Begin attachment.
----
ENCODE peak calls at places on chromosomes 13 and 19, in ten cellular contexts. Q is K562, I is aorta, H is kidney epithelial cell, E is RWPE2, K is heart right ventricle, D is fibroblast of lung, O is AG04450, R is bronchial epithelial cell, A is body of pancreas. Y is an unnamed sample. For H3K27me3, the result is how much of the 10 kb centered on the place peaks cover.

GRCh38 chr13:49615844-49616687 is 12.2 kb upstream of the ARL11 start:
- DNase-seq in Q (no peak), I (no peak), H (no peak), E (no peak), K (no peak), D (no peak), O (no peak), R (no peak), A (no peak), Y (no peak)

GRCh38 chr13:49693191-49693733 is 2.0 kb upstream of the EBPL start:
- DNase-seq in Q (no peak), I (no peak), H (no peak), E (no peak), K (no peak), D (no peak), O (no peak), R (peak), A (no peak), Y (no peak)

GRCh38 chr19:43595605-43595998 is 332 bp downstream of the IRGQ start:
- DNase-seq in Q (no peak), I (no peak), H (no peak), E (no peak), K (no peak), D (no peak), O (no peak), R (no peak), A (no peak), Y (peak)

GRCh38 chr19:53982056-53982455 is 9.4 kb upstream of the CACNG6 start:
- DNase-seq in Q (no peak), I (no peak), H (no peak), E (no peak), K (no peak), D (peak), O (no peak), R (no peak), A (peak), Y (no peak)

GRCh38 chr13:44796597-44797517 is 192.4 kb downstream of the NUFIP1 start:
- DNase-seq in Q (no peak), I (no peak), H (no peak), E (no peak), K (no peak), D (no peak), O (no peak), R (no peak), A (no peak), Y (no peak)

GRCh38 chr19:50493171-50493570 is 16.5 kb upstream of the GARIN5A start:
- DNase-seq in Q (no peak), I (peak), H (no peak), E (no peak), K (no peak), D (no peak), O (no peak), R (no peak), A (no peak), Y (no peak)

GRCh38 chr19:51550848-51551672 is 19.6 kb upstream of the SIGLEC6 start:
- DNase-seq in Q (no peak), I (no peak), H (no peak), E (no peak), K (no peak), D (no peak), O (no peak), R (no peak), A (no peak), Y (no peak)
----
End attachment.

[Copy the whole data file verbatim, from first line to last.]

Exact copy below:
ENCODE peak calls at places on chromosomes 13 and 19, in ten cellular contexts. Q is K562, I is aorta, H is kidney epithelial cell, E is RWPE2, K is heart right ventricle, D is fibroblast of lung, O is AG04450, R is bronchial epithelial cell, A is body of pancreas. Y is an unnamed sample. For H3K27me3, the result is how much of the 10 kb centered on the place peaks cover.

GRCh38 chr13:49615844-49616687 is 12.2 kb upstream of the ARL11 start:
- DNase-seq in Q (no peak), I (no peak), H (no peak), E (no peak), K (no peak), D (no peak), O (no peak), R (no peak), A (no peak), Y (no peak)

GRCh38 chr13:49693191-49693733 is 2.0 kb upstream of the EBPL start:
- DNase-seq in Q (no peak), I (no peak), H (no peak), E (no peak), K (no peak), D (no peak), O (no peak), R (peak), A (no peak), Y (no peak)

GRCh38 chr19:43595605-43595998 is 332 bp downstream of the IRGQ start:
- DNase-seq in Q (no peak), I (no peak), H (no peak), E (no peak), K (no peak), D (no peak), O (no peak), R (no peak), A (no peak), Y (peak)

GRCh38 chr19:53982056-53982455 is 9.4 kb upstream of the CACNG6 start:
- DNase-seq in Q (no peak), I (no peak), H (no peak), E (no peak), K (no peak), D (peak), O (no peak), R (no peak), A (peak), Y (no peak)

GRCh38 chr13:44796597-44797517 is 192.4 kb downstream of the NUFIP1 start:
- DNase-seq in Q (no peak), I (no peak), H (no peak), E (no peak), K (no peak), D (no peak), O (no peak), R (no peak), A (no peak), Y (no peak)

GRCh38 chr19:50493171-50493570 is 16.5 kb upstream of the GARIN5A start:
- DNase-seq in Q (no peak), I (peak), H (no peak), E (no peak), K (no peak), D (no peak), O (no peak), R (no peak), A (no peak), Y (no peak)

GRCh38 chr19:51550848-51551672 is 19.6 kb upstream of the SIGLEC6 start:
- DNase-seq in Q (no peak), I (no peak), H (no peak), E (no peak), K (no peak), D (no peak), O (no peak), R (no peak), A (no peak), Y (no peak)